I still have something like 10 or 11 pitches remaining, and if I opt to actually use them, will probably still be very selective about it. But I also suspect I’ll get the same boilerplate response.
I’ve written before about my experiences with pitching to Stage 32, so I’ll just leave this link here. I believe a lot of the points I make still apply. And at the time, I wouldn’t mention them by name. Things change.
Finally, there’s InkTip. I signed up and posted three scripts. Each subscription period is four months, and I did it two consecutive times. During those eight months, the loglines got constant views, which really doesn’t mean much, one script got downloaded once, and another had the synopsis downloaded twice – amazingly, on the same day, which was also two days before the hosting would expire.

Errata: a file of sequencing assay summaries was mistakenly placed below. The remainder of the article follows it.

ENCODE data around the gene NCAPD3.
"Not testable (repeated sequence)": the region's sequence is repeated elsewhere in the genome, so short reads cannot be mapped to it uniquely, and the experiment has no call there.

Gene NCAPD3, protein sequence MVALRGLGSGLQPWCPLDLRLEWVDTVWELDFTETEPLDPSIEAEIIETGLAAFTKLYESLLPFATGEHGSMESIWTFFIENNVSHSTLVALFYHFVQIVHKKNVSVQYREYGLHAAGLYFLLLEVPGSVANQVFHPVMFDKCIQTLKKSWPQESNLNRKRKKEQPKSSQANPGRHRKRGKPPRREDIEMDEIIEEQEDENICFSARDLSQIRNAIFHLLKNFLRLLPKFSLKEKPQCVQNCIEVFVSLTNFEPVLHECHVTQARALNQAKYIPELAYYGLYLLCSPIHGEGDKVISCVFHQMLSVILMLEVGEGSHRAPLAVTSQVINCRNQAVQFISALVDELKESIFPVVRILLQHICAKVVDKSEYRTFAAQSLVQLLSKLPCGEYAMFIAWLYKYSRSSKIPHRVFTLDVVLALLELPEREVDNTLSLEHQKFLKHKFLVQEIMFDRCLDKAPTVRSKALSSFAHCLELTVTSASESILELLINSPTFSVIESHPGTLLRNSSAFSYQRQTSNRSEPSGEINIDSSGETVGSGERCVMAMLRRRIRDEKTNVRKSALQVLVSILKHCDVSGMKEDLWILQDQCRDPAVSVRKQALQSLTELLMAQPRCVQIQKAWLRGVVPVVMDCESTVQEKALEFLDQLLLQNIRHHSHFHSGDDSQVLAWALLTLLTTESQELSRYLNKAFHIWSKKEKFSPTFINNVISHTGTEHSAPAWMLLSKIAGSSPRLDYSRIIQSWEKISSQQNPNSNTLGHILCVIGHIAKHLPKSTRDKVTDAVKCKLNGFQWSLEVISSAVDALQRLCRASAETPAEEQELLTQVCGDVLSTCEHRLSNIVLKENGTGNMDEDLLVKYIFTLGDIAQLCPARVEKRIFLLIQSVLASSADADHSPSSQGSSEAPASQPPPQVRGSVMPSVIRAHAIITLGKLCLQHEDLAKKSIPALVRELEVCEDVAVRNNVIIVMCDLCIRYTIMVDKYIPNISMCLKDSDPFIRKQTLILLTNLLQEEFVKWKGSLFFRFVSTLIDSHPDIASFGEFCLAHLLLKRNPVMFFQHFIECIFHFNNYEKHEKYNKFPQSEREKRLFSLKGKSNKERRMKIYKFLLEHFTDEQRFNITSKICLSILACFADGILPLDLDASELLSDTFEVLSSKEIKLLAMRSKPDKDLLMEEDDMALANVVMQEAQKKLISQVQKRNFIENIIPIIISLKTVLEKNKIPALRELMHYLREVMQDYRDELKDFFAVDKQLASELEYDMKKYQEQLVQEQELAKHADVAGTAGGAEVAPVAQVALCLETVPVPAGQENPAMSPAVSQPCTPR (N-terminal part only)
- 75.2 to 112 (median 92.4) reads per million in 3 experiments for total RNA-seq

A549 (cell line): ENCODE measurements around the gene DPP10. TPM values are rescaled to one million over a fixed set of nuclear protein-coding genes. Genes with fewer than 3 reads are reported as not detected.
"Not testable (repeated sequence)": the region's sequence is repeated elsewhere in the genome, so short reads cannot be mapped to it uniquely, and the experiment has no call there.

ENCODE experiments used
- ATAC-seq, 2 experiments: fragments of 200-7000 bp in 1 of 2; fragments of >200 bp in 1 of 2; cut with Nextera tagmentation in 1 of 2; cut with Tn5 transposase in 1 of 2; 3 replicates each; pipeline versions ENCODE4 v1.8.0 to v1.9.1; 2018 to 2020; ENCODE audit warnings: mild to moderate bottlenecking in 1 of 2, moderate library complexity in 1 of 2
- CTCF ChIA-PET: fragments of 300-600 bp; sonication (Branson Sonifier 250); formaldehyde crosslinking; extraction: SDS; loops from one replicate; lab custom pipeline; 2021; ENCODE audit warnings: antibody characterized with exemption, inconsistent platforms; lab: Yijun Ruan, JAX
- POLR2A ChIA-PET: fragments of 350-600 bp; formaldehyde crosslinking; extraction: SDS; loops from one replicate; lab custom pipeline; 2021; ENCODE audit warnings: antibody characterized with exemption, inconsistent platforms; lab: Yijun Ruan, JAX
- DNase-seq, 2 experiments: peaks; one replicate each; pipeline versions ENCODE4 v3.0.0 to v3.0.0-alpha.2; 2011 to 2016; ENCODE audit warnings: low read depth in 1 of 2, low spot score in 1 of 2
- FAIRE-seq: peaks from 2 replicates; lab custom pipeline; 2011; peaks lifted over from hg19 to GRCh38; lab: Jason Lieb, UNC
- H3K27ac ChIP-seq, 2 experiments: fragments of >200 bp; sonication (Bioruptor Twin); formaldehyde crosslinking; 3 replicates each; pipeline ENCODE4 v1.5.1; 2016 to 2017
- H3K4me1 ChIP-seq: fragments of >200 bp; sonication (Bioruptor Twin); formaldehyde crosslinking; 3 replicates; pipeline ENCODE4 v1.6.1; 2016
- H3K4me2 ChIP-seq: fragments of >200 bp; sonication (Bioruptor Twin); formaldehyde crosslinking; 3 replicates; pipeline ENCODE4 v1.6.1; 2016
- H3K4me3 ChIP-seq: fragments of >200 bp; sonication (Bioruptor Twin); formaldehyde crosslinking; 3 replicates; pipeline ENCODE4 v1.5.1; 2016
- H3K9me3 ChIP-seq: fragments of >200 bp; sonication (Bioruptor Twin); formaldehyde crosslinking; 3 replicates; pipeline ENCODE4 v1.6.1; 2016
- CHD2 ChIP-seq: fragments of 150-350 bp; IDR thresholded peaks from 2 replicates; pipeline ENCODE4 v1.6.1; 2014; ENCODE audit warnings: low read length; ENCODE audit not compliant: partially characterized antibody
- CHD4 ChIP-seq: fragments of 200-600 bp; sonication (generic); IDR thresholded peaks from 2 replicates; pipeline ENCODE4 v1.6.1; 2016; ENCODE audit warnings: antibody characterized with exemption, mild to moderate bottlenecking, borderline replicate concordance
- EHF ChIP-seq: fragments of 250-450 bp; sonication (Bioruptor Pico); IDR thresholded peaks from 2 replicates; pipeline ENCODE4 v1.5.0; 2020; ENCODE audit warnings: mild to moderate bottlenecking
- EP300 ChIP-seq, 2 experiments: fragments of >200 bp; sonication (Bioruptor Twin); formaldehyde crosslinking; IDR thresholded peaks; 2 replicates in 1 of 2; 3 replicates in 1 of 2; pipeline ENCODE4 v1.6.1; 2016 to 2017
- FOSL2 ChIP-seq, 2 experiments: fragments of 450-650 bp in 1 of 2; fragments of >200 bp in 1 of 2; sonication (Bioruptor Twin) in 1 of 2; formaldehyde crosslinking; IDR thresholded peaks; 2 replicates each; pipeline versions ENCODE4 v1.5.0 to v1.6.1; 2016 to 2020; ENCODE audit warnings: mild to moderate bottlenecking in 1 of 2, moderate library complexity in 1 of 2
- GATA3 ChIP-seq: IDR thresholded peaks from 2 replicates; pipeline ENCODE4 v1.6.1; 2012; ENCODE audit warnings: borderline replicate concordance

*Interesting side note – If your synopsis or script gets downloaded, InkTip doesn’t want you to follow up with the company until at least three weeks later, and then ONLY by regular mail. I’ve always found that a bit odd, but I guess it’s to discourage bombarding them with constant emails. A follow-up to the prodco that downloaded the script yielded no response at all. A little disheartening at the time, but I got over it pretty quickly.
I also subscribe to the InkTip newsletter because a lot of the time there’s at least one or two listings on it that I can send to. That’s yielded a few read requests, but each of those has ended with “Thanks, but it’s just not for us.”
Between the two, I think the newsletter is the better choice. More options, more possibilities; especially compareed to the extremely low return for just having your scripts hosted on the site. I’ve since let those expire, with no immediate plans to return.
I’m sure there are those who think posting or pitching this way is their way in, and for some it probably is, but it can get a bit exhausting to keep shelling out bucks on a monthly basis and getting nothing in return. I’ve had better results with contests and query letters, and you know what longshots those can be.